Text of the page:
Retina Thickness Can Be Used to Identify MS Patients with Progressive Disease, Study Suggests

Retina Thickness Can Be Used to Identify MS Patients with Progressive Disease, Study Suggests
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The thickness of two layers of nerve cells forming the back of the eye, or retina, can be used to distinguish patients with progressing forms of multiple sclerosis (MS) from those with stable disease, a study suggests.

The study, “Macular ganglion cell–inner plexiform layer thinning as a biomarker of disability progression in relapsing multiple sclerosis,” was published in the Multiple Sclerosis Journal.

In MS, previous studies have shown that shrinkage of the peripapillary retinal nerve fiber layer (pRNFL) — one of the layers of the retina that contains the nerve endings (axons) of neurons found in the retina — is an indicator of axonal degeneration that is linked to physical and cognitive disability progression.

But some studies are now suggesting that assessing changes in the thickness of the macular ganglion cell-inner plexiform layer (mGCIPL) — a combination of two retina layers that contain the cell bodies of neurons found in the retina — may be better to monitor MS progression.

“However, cut-off values regarding mGCIPL atrophy [shrinkage] for both cross-sectional and longitudinal use in individual patients are lacking,” researchers wrote.

To define the optimal cutoff values of mGCIPL thinning that could be used to distinguish patients with progressive MS from those with stable disease, investigators in Austria measured the thickness of the mGCIPL in 183 patients with relapsing MS over the course of three years.

Thickness measurements were performed using optical coherence tomography (OCT), a non-invasive imaging test that uses light to take pictures of the retina.

The team also compared the accuracy of the new cutoff values for mGCIPL to identify patients with progressive MS to those previously established for pRNFL.

From the 183 patients who were recruited to participate in the study, 168 completed it and were included in the final analyses. Of these, 64 patients (35%) were defined as clinically progressing during the observation period.

At the start of the study, the average thickness of the mGCIPL was lower in patients with disability progression, compared to those without disability progression — 77.3 versus 84.3 micrometers (mcm) in those without disability progression.

Statistical analyses indicated that patients whose mGCIPL measured less than 77 mcm in thickness had a 2.7 times higher risk of experiencing disability progression.

Using a cutoff value of 77 mcm for mGCIPL, and a previously established cutoff value of 88 mcm for pRNFL, researchers were able to correctly distinguish patients with progressive disease from those with stable MS in 66.7% (based on mGCIPL) and 63.1% (based on pRNFL) of the cases.

In the overall population of patients participating in the study, the mean annual loss of mGCIPL was 1 mcm. This value was higher among patients with progressive MS (2.1 mcm) and much lower among those with stable disease (0.3 mcm).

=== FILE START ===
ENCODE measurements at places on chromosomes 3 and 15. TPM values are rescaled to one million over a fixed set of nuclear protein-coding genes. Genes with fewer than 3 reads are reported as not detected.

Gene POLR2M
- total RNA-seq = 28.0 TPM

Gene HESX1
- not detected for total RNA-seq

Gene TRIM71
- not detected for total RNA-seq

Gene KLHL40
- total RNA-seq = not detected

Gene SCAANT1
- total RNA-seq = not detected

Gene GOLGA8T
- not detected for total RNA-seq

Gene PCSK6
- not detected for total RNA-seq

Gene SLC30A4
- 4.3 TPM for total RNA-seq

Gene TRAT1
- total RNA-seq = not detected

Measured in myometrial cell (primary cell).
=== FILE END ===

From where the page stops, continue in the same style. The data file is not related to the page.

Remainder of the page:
Statistical analyses also found that patients whose mean annual loss of mGCIPL was equal or greater than 1 mcm had an 18 times higher risk of having a clinical progressive form of MS.

At a cutoff value of 1 mcm for annual loss of mGCIPL, and a cutoff value of 1.5 mcm for pRNFL, mGCIPL showed superior sensitivity (87% versus 75% with pRNFL) at identifying patients with progressive disease.

Additional analyses also showed that values of annual loss of GCIPL were associated more strongly with clinical progression, disability progression, and cognitive decline than pRNFL loss values.

“We present evidence that cross-sectionally measured mGCIPL thickness and annualized thinning rates of mGCIPL are able to identify clinically progressing [relapsing] MS with high accuracy. This reemphasizes the power of retinal thinning as a biomarker for monitoring neurodegeneration in MS,” the researchers wrote.

“In clinical practice, we advocate that regular — ideally annual — OCT measuring both mGCIPL and pRNFL should be included in routine disease monitoring, where sufficient quality of imaging and layer segmentation is available,” the team added.

Joana holds a BSc in Biology, a MSc in Evolutionary and Developmental Biology and a PhD in Biomedical Sciences from Universidade de Lisboa, Portugal. Her work has been focused on the impact of non-canonical Wnt signaling in the collective behavior of endothelial cells — cells that made up the lining of blood vessels — found in the umbilical cord of newborns.
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Patrícia holds her PhD in Medical Microbiology and Infectious Diseases from the Leiden University Medical Center in Leiden, The Netherlands. She has studied Applied Biology at Universidade do Minho and was a postdoctoral research fellow at Instituto de Medicina Molecular in Lisbon, Portugal. Her work has been focused on molecular genetic traits of infectious agents such as viruses and parasites.
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Joana holds a BSc in Biology, a MSc in Evolutionary and Developmental Biology and a PhD in Biomedical Sciences from Universidade de Lisboa, Portugal. Her work has been focused on the impact of non-canonical Wnt signaling in the collective behavior of endothelial cells — cells that made up the lining of blood vessels — found in the umbilical cord of newborns.
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